Peter Thomas @ptastro1 also  this path of risk for 2018 VP1 on Twitter


(as of 2020-06-13 )

Also see

Note this has been edit to fix links and know typos.

Jun 14, 2020

2018 VP1 Information Sheet-- "1 in 240" Odds of a Fireball on 2020-11-02 or ."99.59% chance the asteroid will MISS the Earth"

2018 VP1 Information Sheet-- "1 in 240"  Odds of a Fireball on 2020-11-02 or ."99.59% chance the asteroid will MISS the Earth"

This artist's concept shows a broken-up asteroid. Image: Courtesy NASA/JPL-Caltech
This artist's concept shows a broken-up asteroid.
ImageCourtesy NASA/JPL-Caltech

Throughout the year, very small rocks strick the Earth's atmosphere and creating spectacular fireballs.  Most of these rocks travel through space unknown to habitats of Earth until they strick the atmosphere.   If we are lucky, the fireball will be seen and reported.  If we are really lucky, the fireballs will be capture on film.  The most vast majority of fireballs are of no danger what so ever. Most fireballs are like rainbows in that they are cool.  Four times in the past, these rocks travel through the field of vision of an asteroid observer before impact. Observation was taken. The rocks were given designations, like 2014 AA( i.e., the first discovery of the first half of January in 2014), and the rocks "became" asteroids.  These four asteroids were on the safe side when it comes to size.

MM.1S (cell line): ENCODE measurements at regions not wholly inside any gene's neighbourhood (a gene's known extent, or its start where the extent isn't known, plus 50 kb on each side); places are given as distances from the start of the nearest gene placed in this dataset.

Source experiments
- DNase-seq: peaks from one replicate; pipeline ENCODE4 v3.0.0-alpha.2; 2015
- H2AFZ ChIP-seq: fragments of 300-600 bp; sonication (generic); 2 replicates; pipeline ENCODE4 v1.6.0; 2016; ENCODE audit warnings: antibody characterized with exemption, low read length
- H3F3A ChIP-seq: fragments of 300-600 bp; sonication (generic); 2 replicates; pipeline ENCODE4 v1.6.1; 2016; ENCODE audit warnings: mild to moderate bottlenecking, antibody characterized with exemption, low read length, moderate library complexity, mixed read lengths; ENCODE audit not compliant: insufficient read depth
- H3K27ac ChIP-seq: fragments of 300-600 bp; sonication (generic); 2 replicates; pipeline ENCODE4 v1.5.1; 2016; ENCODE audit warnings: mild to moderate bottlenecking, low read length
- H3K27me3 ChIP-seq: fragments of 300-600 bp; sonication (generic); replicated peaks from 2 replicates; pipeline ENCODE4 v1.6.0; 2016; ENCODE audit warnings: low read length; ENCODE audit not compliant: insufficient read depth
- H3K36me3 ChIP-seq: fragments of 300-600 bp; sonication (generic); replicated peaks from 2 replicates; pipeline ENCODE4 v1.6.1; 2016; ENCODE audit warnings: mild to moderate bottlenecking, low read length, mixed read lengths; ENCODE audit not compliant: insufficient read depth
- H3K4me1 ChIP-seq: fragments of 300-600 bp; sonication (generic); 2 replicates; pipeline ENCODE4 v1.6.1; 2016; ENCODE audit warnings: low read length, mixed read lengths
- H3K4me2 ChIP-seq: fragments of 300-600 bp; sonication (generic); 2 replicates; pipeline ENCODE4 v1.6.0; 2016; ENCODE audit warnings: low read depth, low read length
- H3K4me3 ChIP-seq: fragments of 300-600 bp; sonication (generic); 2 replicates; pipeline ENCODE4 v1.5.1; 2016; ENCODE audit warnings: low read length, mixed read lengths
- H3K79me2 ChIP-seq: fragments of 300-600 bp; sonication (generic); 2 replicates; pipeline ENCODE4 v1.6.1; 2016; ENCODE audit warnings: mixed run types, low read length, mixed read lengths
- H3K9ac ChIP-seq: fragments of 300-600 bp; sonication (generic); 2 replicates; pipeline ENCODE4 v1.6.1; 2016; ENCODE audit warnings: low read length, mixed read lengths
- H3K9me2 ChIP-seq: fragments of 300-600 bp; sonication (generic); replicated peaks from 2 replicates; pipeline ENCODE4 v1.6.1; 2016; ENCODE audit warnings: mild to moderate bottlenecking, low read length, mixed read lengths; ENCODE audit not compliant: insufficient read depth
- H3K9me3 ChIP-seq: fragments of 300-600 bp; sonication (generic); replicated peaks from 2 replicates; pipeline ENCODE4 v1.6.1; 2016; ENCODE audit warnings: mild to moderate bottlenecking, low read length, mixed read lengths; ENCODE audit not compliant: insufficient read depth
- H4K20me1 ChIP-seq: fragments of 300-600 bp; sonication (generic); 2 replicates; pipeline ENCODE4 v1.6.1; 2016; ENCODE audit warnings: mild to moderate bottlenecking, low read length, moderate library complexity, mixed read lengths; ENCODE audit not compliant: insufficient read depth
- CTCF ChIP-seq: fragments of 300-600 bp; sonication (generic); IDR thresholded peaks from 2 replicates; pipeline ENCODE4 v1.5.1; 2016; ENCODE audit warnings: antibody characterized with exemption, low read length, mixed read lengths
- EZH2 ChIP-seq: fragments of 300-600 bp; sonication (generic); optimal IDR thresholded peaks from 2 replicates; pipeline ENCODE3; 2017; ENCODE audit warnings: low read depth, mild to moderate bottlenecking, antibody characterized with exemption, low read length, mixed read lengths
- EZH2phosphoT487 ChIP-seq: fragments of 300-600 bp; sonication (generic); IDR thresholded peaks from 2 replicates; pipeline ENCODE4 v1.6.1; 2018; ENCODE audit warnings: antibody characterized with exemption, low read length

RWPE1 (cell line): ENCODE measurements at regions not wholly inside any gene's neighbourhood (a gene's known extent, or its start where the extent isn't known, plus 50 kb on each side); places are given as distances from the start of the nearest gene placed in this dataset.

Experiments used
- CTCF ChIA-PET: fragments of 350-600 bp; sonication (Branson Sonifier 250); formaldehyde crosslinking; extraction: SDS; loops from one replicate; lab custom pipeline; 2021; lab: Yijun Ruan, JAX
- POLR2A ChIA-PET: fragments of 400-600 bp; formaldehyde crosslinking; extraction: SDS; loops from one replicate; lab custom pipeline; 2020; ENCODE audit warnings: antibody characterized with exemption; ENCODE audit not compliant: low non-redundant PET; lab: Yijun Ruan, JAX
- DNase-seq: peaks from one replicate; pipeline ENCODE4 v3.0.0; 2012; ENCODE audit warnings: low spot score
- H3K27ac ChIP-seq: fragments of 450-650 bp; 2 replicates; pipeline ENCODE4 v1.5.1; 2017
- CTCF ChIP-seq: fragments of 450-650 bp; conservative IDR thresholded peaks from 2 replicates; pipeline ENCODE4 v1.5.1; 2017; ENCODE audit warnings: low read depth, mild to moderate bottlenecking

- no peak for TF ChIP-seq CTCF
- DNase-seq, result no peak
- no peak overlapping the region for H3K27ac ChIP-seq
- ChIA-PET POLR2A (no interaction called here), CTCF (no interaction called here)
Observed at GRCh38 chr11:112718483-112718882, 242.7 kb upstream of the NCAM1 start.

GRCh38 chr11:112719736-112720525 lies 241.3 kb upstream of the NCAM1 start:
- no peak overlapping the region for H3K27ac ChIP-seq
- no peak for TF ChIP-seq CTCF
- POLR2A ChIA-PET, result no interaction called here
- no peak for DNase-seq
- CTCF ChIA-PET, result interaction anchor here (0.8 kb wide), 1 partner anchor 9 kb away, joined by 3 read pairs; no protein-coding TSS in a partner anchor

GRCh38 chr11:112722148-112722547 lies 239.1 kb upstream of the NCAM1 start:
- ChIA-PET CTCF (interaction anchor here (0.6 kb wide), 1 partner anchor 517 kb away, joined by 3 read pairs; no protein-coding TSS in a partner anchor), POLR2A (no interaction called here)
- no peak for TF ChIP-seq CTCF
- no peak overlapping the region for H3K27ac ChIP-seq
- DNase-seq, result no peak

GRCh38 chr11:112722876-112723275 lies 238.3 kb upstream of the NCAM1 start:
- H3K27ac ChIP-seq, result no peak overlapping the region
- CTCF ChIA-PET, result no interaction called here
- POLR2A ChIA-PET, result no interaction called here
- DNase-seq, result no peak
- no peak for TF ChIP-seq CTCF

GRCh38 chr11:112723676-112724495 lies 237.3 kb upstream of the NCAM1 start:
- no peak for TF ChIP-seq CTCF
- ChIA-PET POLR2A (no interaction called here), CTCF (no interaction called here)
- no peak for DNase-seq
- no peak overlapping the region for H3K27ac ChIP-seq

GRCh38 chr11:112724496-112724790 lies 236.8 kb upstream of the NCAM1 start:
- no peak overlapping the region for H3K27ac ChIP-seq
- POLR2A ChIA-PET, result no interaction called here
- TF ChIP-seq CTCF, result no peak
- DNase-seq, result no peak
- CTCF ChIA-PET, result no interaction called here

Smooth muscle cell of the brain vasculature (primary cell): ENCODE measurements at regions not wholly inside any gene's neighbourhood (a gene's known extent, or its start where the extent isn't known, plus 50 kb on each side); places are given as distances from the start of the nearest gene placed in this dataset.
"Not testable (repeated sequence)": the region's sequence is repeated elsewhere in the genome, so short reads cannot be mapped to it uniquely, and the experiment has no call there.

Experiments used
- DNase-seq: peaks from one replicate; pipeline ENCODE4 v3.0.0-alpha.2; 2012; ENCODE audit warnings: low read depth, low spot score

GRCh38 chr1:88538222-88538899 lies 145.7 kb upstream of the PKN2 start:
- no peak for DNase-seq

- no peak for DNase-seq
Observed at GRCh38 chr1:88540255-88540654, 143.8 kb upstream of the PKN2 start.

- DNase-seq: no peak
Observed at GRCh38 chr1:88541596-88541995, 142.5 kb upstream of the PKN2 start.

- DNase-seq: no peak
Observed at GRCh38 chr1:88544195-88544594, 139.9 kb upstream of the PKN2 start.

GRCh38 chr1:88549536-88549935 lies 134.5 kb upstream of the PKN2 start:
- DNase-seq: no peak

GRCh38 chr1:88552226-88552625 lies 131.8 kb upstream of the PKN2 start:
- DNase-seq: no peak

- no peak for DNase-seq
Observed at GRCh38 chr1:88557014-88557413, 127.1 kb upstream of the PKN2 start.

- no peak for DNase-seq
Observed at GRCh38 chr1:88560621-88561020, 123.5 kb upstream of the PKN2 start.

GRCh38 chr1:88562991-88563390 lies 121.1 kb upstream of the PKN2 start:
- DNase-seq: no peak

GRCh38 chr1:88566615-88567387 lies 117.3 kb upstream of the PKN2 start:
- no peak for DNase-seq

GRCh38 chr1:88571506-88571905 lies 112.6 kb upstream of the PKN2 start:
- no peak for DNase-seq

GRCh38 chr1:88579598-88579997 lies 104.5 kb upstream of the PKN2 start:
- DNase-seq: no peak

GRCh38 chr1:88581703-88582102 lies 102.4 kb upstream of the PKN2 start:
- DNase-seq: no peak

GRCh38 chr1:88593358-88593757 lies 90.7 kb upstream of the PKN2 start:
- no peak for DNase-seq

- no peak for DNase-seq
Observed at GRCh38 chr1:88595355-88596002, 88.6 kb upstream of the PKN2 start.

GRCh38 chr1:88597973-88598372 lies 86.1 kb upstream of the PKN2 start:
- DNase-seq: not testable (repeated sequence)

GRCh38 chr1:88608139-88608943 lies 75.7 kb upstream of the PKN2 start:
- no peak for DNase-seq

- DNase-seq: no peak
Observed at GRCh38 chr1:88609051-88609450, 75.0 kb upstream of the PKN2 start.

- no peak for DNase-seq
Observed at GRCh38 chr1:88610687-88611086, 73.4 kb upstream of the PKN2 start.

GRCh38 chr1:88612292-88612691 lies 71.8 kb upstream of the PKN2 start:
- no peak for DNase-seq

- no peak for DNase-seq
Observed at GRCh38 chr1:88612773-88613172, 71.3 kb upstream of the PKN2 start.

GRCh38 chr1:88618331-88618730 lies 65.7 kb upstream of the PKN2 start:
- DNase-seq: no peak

In the first half of November 2018, an asteroid was discovered and give the designation 2018 VP1.  This asteroid is very small[1.8 m - 3.9 m ( 5.90551 to 12.79528 feet) ]. This asteroid was only observed 21 times over 13 days.